Posted by DeLong at 09:10 PM

April 12, 2003
How Deep Is the Current Recession?

The Economic Policy Institute has found a measure according to which the current recession is actually the deepest and most severe of post-WWII recessions. The measure? The percentage by which private employment is below its peak level two years after the recession began: "In the two years since the recession began in March 2001, total payrolls have fallen by 2.1 million and private sector payrolls are down by 2.6 million." This is, of course, only part of the story: the current recession is very shallow insofar as production is concerned (in large part because of the rapid underlying productivity growth trend), moderate as far as the unemployment rate is concerned (in part because lots of people have dropped out of the labor force during this recession), and deep as far as private-sector employment is concerned. Which is the "right" measure? Well, it depends on what you are interested in, of course. A balanced picture of the perhaps-still-ongoing recession needs to comprehend all three......

Posted by DeLong at 09:19 AM

April 08, 2003
Huh?

One of the big problems with reading British periodicals is that you can never tell whether they are being sarcastic or not. For example, take last week's Economist on the Doha Round of trade negotiations: The Doha Squabble: In one corner stands the Cairns group of agricultural exporters (including Canada, Australia and Brazil), plus the Americans. Although there are differences among them, this group wants an ambitious outcome, including the scrapping of export subsidies and big cuts in trade-distorting domestic subsidies and tariffs. The Americans want to phase out export subsidies over five years, to cut subsidies to 5% of the value of farm production and to slash tariffs to no more than 25%. These radical plans admittedly stand in stark contrast to the American farm bill signed by George Bush last year, which dramatically increased farm subsidies. What this shows, argues Mr Zoellick, is that America is ready to dismantle subsidies--but only if the playing-field is level. Now we all know that George Bush's farm bill does not show any readiness "to dismantle subsidies... if the playing-field is level." It shows, instead, that the (weak) part of the Bush Administration (then led by then-NEC head Larry Lindsey, before he...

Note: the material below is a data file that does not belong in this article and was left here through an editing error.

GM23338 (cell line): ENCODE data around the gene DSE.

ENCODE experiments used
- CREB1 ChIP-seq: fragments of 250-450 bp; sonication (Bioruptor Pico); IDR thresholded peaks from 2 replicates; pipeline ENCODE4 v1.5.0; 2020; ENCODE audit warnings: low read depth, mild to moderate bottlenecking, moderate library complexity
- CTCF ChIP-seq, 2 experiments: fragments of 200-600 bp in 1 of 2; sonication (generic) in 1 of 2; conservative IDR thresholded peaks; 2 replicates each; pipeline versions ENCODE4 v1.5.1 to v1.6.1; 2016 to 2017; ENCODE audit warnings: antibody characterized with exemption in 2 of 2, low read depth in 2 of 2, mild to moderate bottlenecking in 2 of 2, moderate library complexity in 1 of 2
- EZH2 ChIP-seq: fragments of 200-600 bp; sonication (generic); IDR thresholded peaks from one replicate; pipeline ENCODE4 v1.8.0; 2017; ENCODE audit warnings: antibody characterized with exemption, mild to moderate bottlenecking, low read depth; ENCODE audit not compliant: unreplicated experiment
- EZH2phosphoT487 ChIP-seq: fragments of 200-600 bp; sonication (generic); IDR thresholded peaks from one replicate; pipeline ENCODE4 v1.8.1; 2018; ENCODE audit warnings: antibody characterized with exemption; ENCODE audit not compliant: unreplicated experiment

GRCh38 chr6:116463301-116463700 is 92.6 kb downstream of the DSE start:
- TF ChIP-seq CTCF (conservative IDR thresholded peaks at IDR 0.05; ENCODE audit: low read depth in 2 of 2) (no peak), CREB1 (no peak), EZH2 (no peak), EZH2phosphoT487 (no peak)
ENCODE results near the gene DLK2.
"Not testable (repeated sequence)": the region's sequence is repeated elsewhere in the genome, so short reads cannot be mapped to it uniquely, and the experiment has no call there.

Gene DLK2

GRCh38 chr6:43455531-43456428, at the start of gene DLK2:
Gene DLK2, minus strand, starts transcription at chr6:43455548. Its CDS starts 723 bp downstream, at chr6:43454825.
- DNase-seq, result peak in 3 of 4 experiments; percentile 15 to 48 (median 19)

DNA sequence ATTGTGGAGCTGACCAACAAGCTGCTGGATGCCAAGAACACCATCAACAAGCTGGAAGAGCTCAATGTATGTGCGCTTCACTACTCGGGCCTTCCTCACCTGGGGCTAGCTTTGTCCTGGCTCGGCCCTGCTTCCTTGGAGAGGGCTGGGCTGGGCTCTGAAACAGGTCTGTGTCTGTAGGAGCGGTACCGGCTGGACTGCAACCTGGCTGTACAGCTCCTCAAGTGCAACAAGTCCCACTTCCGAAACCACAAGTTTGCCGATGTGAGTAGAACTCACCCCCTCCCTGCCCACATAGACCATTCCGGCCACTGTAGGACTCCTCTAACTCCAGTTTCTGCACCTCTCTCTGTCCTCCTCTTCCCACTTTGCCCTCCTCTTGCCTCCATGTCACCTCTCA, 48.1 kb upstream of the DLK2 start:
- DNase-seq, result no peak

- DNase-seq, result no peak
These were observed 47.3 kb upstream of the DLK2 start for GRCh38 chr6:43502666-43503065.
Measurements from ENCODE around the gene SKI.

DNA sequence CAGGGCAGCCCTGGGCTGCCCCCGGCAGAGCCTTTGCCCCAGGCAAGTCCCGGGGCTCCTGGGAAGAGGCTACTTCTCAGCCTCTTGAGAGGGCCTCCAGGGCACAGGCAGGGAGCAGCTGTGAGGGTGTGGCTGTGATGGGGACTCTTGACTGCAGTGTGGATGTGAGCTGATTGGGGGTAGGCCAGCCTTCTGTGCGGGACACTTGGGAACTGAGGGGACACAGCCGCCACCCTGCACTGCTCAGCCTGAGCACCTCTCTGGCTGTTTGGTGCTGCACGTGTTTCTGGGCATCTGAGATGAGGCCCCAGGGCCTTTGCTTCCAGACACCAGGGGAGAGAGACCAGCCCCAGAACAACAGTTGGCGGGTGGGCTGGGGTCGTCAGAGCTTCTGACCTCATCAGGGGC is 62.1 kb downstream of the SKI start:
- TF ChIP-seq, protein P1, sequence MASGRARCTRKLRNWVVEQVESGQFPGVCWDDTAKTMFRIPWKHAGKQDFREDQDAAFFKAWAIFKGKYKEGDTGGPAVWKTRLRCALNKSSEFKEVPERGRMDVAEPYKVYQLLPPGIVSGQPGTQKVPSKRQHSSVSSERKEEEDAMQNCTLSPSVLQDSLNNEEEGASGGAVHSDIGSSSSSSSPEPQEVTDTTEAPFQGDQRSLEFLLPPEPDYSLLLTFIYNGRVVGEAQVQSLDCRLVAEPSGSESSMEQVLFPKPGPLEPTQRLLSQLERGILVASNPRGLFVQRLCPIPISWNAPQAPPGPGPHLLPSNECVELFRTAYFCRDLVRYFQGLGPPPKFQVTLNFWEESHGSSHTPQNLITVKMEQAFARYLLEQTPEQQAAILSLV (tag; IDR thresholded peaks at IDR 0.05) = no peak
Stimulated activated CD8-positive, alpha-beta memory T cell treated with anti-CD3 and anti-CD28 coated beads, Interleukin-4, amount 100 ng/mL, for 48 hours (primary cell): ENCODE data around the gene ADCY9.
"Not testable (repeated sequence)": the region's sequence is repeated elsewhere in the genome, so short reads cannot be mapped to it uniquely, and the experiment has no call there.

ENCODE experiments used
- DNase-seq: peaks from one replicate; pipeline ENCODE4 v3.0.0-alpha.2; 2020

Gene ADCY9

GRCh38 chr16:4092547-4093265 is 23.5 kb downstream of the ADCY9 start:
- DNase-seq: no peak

Posted by DeLong at 02:44 PM

April 01, 2003
Alan Murray Reports on Dynamic Scoring

Alan Murray reports on the Congressional Budget Office's analysis of the effect of the Bush budget proposals on economic growth and on tax collections: WSJ.com - Political Capital: ...The results: Some provisions of the president's plan would speed up the economy; others would slow it down. Using some models, the plan would reduce the budget deficit from what it otherwise would have been; using others, it would widen the deficit. But in every case, the effects are relatively small. And in no case does Mr. Bush's tax cut come close to paying for itself over the next 10 years. For the handful of people who read the report in its entirety, there is another surprise. Of the nine different economic models used to analyze the president's plan, only two showed a large improvement in the deficit over the next decade as a result of "supply side" effects. Both those models got their results by assuming that after 2013, taxes would be raised to eliminate the remaining deficit. The theory is that people will work harder between 2004 and 2013 because they know that their taxes will be going up, and will want to earn more money before those tax increases...